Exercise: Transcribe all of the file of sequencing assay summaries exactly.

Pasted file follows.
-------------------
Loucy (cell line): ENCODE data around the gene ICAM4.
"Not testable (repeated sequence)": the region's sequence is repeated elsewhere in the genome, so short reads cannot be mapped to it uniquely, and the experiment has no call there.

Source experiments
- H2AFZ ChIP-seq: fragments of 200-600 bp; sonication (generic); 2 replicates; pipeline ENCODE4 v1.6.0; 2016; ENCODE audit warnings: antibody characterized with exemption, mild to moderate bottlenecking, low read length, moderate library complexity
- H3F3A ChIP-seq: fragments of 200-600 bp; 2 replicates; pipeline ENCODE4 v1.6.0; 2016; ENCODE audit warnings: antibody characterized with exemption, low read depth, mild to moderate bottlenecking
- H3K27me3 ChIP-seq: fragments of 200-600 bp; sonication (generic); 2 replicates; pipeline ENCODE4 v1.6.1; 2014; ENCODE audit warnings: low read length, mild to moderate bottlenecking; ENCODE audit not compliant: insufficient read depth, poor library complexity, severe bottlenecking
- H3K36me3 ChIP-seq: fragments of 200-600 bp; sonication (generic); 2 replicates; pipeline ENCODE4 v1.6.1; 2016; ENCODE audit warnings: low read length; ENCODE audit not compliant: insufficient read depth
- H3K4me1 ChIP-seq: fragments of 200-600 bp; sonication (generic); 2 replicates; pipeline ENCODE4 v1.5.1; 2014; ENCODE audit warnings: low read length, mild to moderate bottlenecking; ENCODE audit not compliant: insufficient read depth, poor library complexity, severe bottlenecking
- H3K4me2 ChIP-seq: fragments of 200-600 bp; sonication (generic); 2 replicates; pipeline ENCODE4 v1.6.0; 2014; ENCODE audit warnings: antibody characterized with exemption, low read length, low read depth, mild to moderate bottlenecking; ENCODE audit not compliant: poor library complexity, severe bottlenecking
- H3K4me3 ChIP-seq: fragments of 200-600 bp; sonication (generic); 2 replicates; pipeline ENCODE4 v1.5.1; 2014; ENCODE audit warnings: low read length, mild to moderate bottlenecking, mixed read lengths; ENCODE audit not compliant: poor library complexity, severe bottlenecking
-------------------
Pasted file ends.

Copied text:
Loucy (cell line): ENCODE data around the gene ICAM4.
"Not testable (repeated sequence)": the region's sequence is repeated elsewhere in the genome, so short reads cannot be mapped to it uniquely, and the experiment has no call there.

Source experiments
- H2AFZ ChIP-seq: fragments of 200-600 bp; sonication (generic); 2 replicates; pipeline ENCODE4 v1.6.0; 2016; ENCODE audit warnings: antibody characterized with exemption, mild to moderate bottlenecking, low read length, moderate library complexity
- H3F3A ChIP-seq: fragments of 200-600 bp; 2 replicates; pipeline ENCODE4 v1.6.0; 2016; ENCODE audit warnings: antibody characterized with exemption, low read depth, mild to moderate bottlenecking
- H3K27me3 ChIP-seq: fragments of 200-600 bp; sonication (generic); 2 replicates; pipeline ENCODE4 v1.6.1; 2014; ENCODE audit warnings: low read length, mild to moderate bottlenecking; ENCODE audit not compliant: insufficient read depth, poor library complexity, severe bottlenecking
- H3K36me3 ChIP-seq: fragments of 200-600 bp; sonication (generic); 2 replicates; pipeline ENCODE4 v1.6.1; 2016; ENCODE audit warnings: low read length; ENCODE audit not compliant: insufficient read depth
- H3K4me1 ChIP-seq: fragments of 200-600 bp; sonication (generic); 2 replicates; pipeline ENCODE4 v1.5.1; 2014; ENCODE audit warnings: low read length, mild to moderate bottlenecking; ENCODE audit not compliant: insufficient read depth, poor library complexity, severe bottlenecking
- H3K4me2 ChIP-seq: fragments of 200-600 bp; sonication (generic); 2 replicates; pipeline ENCODE4 v1.6.0; 2014; ENCODE audit warnings: antibody characterized with exemption, low read length, low read depth, mild to moderate bottlenecking; ENCODE audit not compliant: poor library complexity, severe bottlenecking
- H3K4me3 ChIP-seq: fragments of 200-600 bp; sonication (generic); 2 replicates; pipeline ENCODE4 v1.5.1; 2014; ENCODE audit warnings: low read length, mild to moderate bottlenecking, mixed read lengths; ENCODE audit not compliant: poor library complexity, severe bottlenecking